Vergennes officials pose big questions for VELCO power line planners


VERGENNES - In a special meeting on Oct. 21, Vergennes aldermen approved a list of 21 detailed questions that Vermont Electric Company must answer in hearings in front of the Public Service Board, which will eventually rule on the fate of a proposed VELCO power-line upgrade that would go through the heart of the city.

The VELCO plan calls for taller poles carrying more power, which in the city would run mostly in an existing power line corridor. The firm's larger plans include a transmission-line upgrade between West Rutland and New Haven and north to South Burlington through Vergennes, Ferrisburgh, Charlotte and Shelburne.

Questions approved by aldermen focused on the project's impact on the city's appearance, economy, property values and residents' health. Aldermen also asked if VELCO has or would consider alternate routes.

Aldermen also requested that the Public Service Board grant the city another month to submit more questions about the controversial project, which has generated heated opposition in Vergennes.

"(There) is evidence that adjoining property owners to the project were not notified" of the proposal or of a chance to learn more about it at a Sept. 30 hearing in Charlotte, said City Manager Renny Perry.

Perry said the Nov. 21 date already exists in the PSB schedule as a deadline for "secondary interveners" to supply questions. Vergennes is considered a primary intervener with an Oct. 22 deadline because it applied for party status this summer, relatively early in the process.

City officials believe the PSB can accommodate their request without slowing the board's overall schedule.

"That's the last opportunity for anybody to have questions in," Perry said. "We're saying we don't want a new date, just let us submit ... additional questions."

Aldermen also considered on Oct. 21 an impromptu motion that they should go on record as opposing the project as currently proposed, but took no action because votes were split.

Aldermen Chris Pettibon, April Jin and Lucille LeBeau voted in favor of a motion to oppose the project as proposed, while Deputy Mayor Greg Clark and Alderman Michael Daniels voted against the motion. Mayor Kitty Oxholm could have cast a decisive fourth vote, but declined to do so. Four votes constitute a majority for the seven-person board.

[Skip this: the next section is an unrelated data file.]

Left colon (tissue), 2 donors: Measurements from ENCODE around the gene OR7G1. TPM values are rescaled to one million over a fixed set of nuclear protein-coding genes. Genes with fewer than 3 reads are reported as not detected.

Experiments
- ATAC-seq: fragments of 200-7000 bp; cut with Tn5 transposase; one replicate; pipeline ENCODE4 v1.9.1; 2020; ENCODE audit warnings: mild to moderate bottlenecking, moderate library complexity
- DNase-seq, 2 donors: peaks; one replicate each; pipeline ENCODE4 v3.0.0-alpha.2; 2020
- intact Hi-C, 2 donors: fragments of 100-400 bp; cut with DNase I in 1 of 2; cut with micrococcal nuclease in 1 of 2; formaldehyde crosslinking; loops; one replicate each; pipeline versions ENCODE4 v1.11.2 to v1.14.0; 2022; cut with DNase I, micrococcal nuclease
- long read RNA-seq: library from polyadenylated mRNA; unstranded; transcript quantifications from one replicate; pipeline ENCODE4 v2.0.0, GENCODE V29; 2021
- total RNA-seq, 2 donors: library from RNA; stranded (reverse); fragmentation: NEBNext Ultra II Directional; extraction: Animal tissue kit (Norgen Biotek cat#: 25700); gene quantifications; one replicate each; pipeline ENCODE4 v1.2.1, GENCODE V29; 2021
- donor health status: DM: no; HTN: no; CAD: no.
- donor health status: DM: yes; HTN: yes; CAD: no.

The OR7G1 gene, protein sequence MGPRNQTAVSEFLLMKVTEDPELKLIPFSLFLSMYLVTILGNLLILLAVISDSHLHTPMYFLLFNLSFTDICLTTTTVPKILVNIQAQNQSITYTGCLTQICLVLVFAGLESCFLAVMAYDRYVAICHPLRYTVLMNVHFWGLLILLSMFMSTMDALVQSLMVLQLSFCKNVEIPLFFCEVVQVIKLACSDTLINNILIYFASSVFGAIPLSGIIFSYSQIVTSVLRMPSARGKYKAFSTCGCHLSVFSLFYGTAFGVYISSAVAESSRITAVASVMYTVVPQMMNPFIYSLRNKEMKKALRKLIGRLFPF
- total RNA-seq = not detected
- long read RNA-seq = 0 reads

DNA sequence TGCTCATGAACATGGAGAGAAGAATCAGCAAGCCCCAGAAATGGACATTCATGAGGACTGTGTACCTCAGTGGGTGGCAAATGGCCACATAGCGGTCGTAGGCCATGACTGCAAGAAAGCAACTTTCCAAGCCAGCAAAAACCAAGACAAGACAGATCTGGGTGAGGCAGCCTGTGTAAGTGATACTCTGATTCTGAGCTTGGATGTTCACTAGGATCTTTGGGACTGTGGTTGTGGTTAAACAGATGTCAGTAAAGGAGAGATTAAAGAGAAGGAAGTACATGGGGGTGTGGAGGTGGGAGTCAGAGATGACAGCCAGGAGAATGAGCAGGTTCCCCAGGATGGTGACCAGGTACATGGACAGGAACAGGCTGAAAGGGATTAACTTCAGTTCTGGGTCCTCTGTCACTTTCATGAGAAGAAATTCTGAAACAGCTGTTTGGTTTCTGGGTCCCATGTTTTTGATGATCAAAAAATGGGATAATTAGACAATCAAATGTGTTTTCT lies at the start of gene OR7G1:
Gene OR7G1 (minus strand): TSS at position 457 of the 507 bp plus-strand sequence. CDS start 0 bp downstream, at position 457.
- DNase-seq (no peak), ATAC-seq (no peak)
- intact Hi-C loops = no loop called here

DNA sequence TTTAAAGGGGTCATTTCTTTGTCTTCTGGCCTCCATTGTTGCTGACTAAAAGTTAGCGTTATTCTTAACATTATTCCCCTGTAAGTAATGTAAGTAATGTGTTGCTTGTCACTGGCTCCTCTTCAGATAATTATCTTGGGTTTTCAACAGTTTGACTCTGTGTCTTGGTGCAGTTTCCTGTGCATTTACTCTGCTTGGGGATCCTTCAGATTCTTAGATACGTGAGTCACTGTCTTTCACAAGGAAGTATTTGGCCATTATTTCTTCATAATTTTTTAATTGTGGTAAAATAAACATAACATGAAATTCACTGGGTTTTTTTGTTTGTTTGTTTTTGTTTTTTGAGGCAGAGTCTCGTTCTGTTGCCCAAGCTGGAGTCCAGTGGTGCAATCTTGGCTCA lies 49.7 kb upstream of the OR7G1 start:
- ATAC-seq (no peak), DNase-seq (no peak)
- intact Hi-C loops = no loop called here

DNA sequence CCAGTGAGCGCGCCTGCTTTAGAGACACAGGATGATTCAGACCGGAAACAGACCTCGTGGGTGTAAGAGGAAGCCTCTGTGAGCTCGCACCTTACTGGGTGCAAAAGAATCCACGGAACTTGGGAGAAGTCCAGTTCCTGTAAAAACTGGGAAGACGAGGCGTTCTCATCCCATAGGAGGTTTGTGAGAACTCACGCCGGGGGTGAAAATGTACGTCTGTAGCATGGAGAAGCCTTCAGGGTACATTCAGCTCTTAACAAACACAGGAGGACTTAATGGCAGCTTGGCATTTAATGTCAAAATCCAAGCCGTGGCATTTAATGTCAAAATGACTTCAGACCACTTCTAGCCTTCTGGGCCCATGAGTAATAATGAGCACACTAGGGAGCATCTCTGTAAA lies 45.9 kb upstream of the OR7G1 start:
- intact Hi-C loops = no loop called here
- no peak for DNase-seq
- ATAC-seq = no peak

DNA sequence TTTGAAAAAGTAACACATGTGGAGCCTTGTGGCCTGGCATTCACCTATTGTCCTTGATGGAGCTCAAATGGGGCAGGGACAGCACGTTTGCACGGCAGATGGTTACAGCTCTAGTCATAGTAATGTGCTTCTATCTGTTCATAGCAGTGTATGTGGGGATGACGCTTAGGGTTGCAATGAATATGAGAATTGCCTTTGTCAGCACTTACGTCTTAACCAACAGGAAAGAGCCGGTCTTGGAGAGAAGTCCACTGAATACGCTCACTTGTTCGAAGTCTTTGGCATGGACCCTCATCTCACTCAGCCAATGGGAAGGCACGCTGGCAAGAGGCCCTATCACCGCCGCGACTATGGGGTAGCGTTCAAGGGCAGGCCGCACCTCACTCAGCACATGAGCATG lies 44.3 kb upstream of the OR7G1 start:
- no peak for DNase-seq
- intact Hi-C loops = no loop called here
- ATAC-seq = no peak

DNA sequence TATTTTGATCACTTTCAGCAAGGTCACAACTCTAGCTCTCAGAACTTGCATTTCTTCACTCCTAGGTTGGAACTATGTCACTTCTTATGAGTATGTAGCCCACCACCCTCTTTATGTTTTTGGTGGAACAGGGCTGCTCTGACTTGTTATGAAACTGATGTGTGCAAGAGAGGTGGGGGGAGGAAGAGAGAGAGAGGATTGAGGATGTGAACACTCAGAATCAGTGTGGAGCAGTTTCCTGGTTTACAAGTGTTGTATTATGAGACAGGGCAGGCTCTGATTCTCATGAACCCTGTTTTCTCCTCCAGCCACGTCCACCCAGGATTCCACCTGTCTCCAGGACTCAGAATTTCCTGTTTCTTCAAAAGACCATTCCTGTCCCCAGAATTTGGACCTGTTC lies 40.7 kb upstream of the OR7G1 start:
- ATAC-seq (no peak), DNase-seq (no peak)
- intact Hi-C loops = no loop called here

But Oxholm said her decision does not mean she favors the project. Oxholm said she wanted to wait until the council-appointed committee that is studying the VELCO project does more work, and also that "that's what Mike and Greg thought."

Oxholm said she believes the council will eventually take a stronger stand than it would have by approving the Oct. 21 resolution in a 4-2 vote.

"I decided not to vote because I thought that I wanted to wait until it can be a unanimous vote," Oxholm said. "My thought was a couple members weren't ready to vote for it, but I think that eventually will happen."


Most of the questions aldermen approved were written by the VELCO study committee. Many questions came out of a committee meeting that followed the heated Oct. 20 forum at the Vergennes Opera House at which more than 100 local residents criticized the power-line proposal.

The list of questions asks that:

· VELCO document its efforts to reach affected property owners, many of whom in Vergennes have said they were never notified.

· VELCO show evidence it considered alternate routes, including along the railroad line that goes through the northeast corner of the city, and if so why they were rejected. Aldermen also focus on an existing power line route through Hinesburg and Monkton and question why that was not chosen.

· VELCO discuss the logistics and costs of burying the line through Vergennes rather than run it overhead.

· VELCO provide any information that it has about the impact of the project on city property values, including a comparison of the relative effects of above- and below-ground lines.

· VELCO respond specifically to the project's economic impact on the Otter Creek basin area below the falls, as well as on "residential and commercial areas" through which it would pass.

· VELCO provide, if one were done, a study on the potential environmental hazard of a larger power substation proposed for the basin area.

· VELCO respond to how it evaluated the health risk of electro-magnetic fields (EMFs) generated by power lines on the densely populated area of Vergennes.

Several questions were added or altered at the request of about 10 citizens who attended the council's Oct. 21 meeting, including two questions on the impact on "residential and commercial areas" and one on impact of EMFs on the values of properties near the route.

Oxholm said the changes showed that the council, which has come under fire for doing to little to publicize the project this summer, is considering residents' viewpoints.

"People were listening to each other and making suggestions," Oxholm said. "It was a productive meeting."

Residents appreciated that aldermen listened, but some at the meeting still feel the council needs to make up for lost ground.

"They were relatively open to the suggestions," said resident Page Guertin. "It's a long way to go, but they're headed in the right direction."